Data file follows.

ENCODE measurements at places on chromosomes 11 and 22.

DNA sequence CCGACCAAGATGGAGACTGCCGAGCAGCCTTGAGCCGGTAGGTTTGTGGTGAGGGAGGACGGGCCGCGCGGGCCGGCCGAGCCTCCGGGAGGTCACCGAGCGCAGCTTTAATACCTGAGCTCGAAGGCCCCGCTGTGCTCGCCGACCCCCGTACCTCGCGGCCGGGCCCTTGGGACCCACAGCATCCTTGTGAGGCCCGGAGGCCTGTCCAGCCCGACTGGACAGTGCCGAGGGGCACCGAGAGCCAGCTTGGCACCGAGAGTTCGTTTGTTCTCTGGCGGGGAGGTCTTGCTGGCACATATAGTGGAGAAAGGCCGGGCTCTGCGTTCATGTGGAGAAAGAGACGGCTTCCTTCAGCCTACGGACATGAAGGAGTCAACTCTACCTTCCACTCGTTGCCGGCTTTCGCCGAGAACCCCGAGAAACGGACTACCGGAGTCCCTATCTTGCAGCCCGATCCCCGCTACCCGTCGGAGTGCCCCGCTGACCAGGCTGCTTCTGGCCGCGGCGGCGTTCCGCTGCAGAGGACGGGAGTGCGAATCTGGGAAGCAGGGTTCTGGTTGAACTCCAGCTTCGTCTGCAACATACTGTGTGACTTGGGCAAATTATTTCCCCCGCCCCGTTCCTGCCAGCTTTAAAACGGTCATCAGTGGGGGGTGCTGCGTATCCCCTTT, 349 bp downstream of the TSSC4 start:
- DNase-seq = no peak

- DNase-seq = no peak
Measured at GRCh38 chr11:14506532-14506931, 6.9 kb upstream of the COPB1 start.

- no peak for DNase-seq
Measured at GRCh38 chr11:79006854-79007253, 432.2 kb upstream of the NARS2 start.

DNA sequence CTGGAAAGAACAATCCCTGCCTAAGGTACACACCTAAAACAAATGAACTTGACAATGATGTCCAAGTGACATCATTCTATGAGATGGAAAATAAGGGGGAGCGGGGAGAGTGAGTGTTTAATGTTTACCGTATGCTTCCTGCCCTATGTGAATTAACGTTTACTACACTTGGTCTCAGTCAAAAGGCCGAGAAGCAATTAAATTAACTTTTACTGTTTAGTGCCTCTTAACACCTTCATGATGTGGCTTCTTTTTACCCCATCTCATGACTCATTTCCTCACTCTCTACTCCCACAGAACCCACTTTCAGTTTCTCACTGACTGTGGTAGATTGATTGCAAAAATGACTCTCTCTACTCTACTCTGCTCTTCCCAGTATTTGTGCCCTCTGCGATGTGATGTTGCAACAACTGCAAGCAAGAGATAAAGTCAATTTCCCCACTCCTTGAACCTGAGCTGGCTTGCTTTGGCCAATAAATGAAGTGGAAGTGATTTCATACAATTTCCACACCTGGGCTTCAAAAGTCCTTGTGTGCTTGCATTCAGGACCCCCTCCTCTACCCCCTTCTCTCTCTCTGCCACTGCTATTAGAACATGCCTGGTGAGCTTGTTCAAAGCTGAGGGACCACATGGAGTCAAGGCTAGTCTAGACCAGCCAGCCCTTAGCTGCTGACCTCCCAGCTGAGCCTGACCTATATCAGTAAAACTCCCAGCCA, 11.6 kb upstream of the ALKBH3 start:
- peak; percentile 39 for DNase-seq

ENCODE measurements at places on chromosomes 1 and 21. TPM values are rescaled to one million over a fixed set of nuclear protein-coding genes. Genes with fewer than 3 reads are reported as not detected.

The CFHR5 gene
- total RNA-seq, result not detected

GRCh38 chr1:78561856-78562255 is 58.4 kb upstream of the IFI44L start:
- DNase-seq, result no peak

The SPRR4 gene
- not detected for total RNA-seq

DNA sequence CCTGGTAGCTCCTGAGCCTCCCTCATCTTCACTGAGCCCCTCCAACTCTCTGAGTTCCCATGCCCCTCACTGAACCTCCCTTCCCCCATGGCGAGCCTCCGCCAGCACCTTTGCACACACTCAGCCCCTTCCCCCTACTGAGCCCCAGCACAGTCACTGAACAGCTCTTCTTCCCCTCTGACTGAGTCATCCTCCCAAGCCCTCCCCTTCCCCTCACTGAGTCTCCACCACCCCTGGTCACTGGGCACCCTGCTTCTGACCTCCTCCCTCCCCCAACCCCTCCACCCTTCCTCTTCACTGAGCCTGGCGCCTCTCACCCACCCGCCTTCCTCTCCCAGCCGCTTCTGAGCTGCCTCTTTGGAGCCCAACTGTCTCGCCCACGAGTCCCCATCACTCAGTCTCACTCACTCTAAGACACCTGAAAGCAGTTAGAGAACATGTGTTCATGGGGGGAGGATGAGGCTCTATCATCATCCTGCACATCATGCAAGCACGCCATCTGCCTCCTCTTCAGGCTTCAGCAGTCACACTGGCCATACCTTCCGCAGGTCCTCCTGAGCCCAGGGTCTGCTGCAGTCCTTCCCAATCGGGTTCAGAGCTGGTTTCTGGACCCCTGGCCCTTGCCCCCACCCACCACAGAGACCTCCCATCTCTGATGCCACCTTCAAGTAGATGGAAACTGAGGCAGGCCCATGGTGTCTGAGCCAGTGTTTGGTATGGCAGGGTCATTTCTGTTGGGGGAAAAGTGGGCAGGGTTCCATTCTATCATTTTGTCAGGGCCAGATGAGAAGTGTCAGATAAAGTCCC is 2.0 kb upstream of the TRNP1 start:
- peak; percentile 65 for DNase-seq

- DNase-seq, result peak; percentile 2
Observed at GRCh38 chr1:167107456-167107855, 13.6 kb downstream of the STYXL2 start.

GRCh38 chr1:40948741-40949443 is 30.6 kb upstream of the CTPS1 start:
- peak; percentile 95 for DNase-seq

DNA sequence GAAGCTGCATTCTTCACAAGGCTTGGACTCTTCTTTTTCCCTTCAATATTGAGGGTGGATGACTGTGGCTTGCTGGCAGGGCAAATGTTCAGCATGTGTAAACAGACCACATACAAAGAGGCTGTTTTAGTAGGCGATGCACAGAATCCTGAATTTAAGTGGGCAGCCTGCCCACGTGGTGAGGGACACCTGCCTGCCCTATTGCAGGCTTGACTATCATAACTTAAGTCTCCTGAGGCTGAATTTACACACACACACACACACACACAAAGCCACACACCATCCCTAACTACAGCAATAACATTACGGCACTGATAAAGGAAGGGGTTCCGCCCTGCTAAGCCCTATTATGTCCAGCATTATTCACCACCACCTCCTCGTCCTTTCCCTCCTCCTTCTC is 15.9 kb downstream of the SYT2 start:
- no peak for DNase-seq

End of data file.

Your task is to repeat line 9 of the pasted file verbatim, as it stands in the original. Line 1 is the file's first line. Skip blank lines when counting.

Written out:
- peak; percentile 39 for DNase-seq